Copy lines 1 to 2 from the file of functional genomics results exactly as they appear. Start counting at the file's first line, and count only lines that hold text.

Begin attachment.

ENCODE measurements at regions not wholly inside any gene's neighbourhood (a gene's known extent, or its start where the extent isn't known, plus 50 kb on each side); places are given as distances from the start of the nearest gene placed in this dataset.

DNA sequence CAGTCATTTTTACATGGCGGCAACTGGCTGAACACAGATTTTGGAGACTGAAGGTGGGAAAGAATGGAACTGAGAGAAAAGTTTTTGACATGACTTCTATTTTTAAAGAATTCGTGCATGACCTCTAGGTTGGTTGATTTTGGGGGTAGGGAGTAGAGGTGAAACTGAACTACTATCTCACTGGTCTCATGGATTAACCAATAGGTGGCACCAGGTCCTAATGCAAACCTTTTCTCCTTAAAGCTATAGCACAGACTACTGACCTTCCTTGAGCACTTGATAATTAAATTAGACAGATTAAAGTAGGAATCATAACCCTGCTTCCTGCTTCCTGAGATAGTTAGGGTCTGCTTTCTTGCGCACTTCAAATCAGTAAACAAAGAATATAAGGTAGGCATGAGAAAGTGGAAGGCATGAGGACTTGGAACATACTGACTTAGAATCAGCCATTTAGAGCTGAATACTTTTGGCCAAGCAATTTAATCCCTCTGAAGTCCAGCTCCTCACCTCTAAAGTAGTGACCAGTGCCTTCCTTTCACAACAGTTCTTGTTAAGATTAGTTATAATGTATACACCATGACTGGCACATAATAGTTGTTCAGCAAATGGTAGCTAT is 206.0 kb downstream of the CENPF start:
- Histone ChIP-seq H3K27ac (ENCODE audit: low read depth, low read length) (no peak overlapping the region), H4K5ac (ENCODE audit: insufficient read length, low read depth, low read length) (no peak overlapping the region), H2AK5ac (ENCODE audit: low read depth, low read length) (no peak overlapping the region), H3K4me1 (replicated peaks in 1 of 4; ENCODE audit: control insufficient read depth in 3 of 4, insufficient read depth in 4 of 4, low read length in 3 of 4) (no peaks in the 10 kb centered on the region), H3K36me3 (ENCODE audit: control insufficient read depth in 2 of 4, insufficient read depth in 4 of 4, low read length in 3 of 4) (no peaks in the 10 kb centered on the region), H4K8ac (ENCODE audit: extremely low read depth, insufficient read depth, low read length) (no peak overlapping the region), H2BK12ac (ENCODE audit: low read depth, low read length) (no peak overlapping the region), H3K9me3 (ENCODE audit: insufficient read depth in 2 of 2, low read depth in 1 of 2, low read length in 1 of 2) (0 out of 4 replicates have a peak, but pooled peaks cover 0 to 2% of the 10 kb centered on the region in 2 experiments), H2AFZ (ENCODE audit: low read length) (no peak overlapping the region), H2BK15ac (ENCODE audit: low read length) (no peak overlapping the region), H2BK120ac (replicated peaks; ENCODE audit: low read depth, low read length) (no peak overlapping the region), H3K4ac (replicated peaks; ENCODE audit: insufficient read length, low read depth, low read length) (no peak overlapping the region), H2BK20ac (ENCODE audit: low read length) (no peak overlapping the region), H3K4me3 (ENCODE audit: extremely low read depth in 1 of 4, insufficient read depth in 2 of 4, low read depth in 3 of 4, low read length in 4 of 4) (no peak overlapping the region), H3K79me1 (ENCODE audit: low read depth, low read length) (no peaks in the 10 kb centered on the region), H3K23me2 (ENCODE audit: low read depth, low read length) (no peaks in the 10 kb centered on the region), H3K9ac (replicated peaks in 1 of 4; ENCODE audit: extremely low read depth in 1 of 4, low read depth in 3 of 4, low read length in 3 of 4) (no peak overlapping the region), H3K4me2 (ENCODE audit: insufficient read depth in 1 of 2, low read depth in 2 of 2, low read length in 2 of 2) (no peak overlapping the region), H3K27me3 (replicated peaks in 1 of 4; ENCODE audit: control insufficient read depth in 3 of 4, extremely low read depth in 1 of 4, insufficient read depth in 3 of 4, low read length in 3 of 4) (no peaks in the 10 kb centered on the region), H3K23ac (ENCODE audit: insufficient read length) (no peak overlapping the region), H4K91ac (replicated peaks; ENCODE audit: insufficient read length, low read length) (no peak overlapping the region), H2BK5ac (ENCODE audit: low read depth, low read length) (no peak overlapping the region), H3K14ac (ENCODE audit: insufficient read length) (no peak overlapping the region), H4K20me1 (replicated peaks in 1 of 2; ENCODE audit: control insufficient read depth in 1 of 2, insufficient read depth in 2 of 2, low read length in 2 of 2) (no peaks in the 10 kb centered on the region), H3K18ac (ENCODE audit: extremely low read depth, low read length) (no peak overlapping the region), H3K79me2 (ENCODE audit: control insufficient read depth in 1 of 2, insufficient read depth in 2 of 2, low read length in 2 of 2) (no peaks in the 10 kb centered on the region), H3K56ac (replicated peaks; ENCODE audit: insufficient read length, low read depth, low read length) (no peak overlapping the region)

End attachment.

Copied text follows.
ENCODE measurements at regions not wholly inside any gene's neighbourhood (a gene's known extent, or its start where the extent isn't known, plus 50 kb on each side); places are given as distances from the start of the nearest gene placed in this dataset.

DNA sequence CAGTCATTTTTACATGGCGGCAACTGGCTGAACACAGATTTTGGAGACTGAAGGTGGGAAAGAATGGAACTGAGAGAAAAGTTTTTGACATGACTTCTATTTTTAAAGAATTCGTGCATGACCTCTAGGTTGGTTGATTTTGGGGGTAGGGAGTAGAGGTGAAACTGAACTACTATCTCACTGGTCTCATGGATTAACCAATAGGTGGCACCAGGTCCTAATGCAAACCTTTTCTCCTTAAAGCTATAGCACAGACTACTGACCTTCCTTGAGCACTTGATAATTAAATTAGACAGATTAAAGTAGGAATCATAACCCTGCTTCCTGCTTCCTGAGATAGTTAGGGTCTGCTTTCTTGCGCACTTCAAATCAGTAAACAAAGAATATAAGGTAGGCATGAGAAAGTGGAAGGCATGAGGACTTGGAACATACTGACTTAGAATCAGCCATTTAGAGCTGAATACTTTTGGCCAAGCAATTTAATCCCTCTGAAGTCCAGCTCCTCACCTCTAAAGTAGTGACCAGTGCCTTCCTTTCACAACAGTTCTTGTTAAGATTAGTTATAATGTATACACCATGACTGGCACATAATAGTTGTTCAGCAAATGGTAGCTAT is 206.0 kb downstream of the CENPF start: